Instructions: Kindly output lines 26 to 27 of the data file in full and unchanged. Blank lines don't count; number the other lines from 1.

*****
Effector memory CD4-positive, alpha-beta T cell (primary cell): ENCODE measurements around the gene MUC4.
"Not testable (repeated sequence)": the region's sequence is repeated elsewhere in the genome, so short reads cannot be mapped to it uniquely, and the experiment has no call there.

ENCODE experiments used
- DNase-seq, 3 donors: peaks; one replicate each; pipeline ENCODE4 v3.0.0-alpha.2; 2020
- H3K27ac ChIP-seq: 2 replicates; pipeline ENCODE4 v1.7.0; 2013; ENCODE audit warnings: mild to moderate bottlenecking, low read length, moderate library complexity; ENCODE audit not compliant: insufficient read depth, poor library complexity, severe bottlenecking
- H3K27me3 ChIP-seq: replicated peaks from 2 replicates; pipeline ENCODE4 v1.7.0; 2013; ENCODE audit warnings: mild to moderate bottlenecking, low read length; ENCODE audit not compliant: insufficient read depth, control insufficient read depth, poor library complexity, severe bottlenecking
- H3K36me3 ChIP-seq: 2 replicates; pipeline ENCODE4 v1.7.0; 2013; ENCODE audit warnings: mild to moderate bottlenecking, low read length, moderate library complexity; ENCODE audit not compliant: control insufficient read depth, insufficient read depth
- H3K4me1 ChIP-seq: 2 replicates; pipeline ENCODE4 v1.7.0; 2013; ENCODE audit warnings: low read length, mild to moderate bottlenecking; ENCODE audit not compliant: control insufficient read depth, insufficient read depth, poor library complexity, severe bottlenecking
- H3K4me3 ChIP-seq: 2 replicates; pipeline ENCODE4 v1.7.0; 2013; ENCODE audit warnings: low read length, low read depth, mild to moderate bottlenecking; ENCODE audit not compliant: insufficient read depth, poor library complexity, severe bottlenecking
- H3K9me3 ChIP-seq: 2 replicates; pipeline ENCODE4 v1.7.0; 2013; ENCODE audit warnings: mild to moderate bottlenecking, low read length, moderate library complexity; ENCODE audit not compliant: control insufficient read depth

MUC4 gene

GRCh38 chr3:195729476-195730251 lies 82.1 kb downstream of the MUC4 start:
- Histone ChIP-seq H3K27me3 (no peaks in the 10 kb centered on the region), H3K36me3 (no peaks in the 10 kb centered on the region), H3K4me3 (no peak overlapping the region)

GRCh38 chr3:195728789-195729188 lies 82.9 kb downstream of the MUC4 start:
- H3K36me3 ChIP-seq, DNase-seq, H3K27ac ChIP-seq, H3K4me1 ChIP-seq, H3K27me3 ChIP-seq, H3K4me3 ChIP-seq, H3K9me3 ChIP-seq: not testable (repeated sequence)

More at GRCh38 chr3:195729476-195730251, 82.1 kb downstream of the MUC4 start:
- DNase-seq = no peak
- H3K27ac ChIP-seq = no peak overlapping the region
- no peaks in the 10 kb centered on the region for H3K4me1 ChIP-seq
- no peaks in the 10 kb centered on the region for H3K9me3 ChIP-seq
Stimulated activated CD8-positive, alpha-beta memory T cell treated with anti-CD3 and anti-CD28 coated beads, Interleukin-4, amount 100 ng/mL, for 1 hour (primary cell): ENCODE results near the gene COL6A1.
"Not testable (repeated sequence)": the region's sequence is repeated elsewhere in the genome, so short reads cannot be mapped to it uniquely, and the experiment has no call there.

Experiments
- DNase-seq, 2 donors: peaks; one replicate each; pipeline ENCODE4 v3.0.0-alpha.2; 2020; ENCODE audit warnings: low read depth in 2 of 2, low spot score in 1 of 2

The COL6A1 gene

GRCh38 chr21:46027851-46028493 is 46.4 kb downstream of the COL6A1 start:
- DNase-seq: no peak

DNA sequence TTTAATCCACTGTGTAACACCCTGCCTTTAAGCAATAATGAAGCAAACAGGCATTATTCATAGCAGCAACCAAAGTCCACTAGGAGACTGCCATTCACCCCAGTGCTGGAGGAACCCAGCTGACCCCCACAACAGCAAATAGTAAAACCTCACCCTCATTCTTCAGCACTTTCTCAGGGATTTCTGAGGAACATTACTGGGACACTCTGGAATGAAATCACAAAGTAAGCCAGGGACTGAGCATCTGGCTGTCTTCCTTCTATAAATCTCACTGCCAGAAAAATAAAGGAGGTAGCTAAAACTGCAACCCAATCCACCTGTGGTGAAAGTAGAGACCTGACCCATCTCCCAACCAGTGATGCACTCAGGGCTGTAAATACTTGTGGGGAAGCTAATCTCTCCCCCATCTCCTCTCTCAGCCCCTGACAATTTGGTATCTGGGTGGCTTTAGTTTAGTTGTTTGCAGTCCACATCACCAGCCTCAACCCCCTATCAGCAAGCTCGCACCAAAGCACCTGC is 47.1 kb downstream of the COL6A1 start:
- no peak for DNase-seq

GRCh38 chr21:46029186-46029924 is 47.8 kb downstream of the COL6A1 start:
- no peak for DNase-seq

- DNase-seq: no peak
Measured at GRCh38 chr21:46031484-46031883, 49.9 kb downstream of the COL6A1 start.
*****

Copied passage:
GRCh38 chr21:46027851-46028493 is 46.4 kb downstream of the COL6A1 start:
- DNase-seq: no peak